Air Force grants Tokyo troops more freedom to roam ahead of July Fourth weekend
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YOKOTA AIR BASE, Japan — People who live or work at the home of U.S. Forces Japan in western Tokyo have been authorized to travel much of the country’s main island in time for Independence Day, although Tokyo Disneyland and popular nightlife districts in the capital remain off-limits.
New 374th Airlift Wing commander Col. Andrew Campbell on Tuesday expanded the area where Yokota community members are authorized to roam. Troops, family members, civilian workers, contractors and Japanese employees at the base had been ordered to stay at home or close to the base since late March to slow the coronavirus’ spread.
“Our local area is defined as the island of Honshu (mainland Japan) excluding the Tokyo metropolitan area and the Yokohama metropolitan area which are still prohibited,” Campbell wrote in a Tuesday memo. “Members are also authorized to visit other military installations within the local area.”
Areas in central Tokyo, such as Shibuya, Shinjuku and Roppongi, are still a no-go, he added. They also remain barred from visiting other Japanese islands, such as Okinawa, Hokkaido, Kyushu and Shikoku.
Compared to the United States or Europe, Japan has seen relatively few cases of the coronavirus – about 19,000 total infections and 1,000 deaths. Tokyo, which confirmed 58 new cases on Monday, has seen an uptick in infections since Prime Minister Shinzo Abe lifted a state of emergency there on May 25.
U.S. military bases throughout Japan have eased restrictions in recent weeks but remain under a public health emergency imposed by U.S. Forces Japan commander Lt. Gen. Kevin Schneider on April 6 that’s set to expire July 14.
For example, U.S. Army Japan gave a green light Friday for troops, civilian workers and their families at Camp Zama and other bases in Kanagawa prefecture, near Japan’s capital, to go almost anywhere in the country other than Hokkaido, areas of Tokyo, Yokohama and Kawasaki.
On June 15, Yokota reported its first coronavirus case among local base personnel, although an undisclosed number of Navy sailors tested positive in late April. A group of sailors was sequestered at the installation before boarding warships of the USS Ronald Reagan strike group for its patrol of the Western Pacific.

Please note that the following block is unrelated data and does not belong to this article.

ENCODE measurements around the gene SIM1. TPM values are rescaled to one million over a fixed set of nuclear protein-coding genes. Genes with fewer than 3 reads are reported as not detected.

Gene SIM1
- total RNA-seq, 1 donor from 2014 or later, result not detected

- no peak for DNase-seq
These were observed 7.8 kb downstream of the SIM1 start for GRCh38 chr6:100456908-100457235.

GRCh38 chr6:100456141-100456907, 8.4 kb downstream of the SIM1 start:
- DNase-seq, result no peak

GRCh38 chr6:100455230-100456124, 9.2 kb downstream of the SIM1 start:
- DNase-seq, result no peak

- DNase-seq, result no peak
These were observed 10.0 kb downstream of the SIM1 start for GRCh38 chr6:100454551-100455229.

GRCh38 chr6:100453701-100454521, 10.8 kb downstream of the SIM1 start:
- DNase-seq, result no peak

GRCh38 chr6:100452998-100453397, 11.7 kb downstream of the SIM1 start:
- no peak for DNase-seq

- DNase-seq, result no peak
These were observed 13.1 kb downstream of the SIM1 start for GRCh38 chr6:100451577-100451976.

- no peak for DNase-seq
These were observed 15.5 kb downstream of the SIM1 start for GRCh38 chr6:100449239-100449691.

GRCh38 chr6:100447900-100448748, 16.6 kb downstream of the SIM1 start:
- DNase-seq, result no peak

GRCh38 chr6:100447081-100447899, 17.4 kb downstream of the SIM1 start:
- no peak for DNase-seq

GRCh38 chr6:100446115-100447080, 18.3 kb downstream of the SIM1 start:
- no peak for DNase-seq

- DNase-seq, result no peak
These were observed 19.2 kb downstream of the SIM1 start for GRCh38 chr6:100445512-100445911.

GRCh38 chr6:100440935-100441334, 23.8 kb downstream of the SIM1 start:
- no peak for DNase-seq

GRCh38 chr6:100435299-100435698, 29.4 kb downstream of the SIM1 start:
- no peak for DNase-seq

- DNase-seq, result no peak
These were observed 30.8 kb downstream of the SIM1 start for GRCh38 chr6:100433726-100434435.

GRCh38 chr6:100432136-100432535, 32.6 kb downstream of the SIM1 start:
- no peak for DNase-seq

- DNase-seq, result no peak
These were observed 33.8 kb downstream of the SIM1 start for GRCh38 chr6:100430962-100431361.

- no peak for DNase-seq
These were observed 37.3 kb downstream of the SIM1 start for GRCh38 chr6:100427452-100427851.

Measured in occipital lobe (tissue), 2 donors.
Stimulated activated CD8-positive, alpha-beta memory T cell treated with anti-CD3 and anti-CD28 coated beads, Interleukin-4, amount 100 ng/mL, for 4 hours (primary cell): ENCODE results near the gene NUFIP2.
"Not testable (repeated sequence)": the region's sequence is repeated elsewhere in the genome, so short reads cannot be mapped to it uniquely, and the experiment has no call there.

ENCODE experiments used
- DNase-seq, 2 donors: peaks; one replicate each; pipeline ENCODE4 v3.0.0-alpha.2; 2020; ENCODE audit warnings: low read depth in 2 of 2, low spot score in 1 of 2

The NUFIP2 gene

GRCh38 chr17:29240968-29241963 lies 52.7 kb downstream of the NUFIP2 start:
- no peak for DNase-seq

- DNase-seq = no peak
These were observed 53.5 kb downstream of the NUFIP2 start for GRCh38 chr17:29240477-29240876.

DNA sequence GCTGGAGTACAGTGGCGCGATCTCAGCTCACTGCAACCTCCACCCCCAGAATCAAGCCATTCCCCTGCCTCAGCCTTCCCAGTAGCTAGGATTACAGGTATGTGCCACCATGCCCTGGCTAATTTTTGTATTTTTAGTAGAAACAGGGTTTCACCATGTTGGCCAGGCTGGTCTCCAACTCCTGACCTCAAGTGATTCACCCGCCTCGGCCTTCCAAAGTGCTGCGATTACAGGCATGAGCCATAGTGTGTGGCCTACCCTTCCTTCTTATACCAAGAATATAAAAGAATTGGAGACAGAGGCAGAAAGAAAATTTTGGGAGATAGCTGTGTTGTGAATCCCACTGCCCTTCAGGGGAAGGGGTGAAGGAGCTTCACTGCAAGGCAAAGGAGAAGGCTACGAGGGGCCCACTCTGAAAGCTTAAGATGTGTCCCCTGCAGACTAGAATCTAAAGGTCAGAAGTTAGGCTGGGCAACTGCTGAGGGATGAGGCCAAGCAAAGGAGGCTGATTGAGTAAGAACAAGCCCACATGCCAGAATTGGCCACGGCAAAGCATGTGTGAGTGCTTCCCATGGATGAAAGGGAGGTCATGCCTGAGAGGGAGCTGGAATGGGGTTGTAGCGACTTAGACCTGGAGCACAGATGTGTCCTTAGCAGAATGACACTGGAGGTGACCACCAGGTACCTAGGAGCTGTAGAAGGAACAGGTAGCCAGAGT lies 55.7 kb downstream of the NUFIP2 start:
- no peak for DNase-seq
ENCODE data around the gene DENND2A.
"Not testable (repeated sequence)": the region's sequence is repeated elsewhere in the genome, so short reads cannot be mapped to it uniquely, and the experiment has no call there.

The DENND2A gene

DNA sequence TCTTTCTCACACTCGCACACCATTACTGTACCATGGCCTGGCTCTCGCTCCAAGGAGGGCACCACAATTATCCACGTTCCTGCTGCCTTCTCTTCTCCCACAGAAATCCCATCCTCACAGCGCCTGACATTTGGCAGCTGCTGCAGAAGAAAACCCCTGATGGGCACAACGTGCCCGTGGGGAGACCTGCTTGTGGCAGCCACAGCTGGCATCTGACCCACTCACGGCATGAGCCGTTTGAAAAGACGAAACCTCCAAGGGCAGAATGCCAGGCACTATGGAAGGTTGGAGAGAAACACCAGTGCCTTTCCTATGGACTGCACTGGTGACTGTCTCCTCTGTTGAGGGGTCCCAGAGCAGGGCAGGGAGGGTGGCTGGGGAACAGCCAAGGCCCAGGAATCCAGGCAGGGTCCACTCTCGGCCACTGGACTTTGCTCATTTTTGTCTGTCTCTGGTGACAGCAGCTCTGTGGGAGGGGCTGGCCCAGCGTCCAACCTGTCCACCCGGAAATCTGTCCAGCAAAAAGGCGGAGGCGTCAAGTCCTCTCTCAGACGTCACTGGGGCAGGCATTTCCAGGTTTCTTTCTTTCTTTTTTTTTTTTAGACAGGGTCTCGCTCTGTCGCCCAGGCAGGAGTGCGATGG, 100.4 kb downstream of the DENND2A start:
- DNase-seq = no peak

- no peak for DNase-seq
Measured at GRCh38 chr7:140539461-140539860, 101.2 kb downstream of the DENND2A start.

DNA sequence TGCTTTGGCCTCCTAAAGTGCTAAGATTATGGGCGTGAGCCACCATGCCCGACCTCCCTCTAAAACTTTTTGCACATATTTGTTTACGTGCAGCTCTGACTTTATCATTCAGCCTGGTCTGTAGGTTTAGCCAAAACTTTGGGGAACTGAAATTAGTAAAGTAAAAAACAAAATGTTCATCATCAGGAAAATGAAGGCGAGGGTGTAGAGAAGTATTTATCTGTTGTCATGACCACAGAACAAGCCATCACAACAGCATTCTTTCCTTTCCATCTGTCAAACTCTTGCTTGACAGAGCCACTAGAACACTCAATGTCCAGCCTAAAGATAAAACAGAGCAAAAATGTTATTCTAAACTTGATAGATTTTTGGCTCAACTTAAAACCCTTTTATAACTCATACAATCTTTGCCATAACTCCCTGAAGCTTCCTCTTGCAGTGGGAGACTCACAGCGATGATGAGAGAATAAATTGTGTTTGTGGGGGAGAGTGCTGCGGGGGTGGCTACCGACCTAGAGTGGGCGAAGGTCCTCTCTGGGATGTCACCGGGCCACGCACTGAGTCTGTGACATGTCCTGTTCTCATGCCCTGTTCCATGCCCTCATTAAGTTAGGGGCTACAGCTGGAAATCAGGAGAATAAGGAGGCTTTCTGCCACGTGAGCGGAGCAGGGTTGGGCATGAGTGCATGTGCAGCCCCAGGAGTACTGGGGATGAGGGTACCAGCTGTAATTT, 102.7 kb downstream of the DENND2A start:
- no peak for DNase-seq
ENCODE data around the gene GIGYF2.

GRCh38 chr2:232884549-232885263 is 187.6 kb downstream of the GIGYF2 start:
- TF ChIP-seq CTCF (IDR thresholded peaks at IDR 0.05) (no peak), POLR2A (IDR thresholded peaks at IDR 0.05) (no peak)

In May, the Air Force revealed that an undisclosed number of support staff accompanying the sequestered sailors had also tested positive.
Yokota personnel are still prohibited from patronizing bars, night clubs, karaoke clubs, social clubs, hot springs, public baths, pachinko parlors, arcades, off-installation massage services, amusement/theme parks, off-base gyms and fitness centers, or any facility with a potential for crowds, close contact, or closed spaces where coronavirus prevention measures cannot be maintained, Campbell wrote in his memo.
Public trains and buses may only be used for travel to work, school or daycare when private transportation is unavailable or impractical, he said.
Yokota personnel also must limit gathering to 20 people or fewer, although squadron commanders can approve gatherings of up to 50 people, Campbell added.
“An exception to the public gathering requirements is allowed for attendance at off-installation religious services so long as attendance can be conducted in a safe manner,” he wrote. “Those wishing to attend such services off-installation must exercise caution such as physically distancing requirements and wearing masks except for short duration to take part in religious rituals/rights/observances that require consumption.”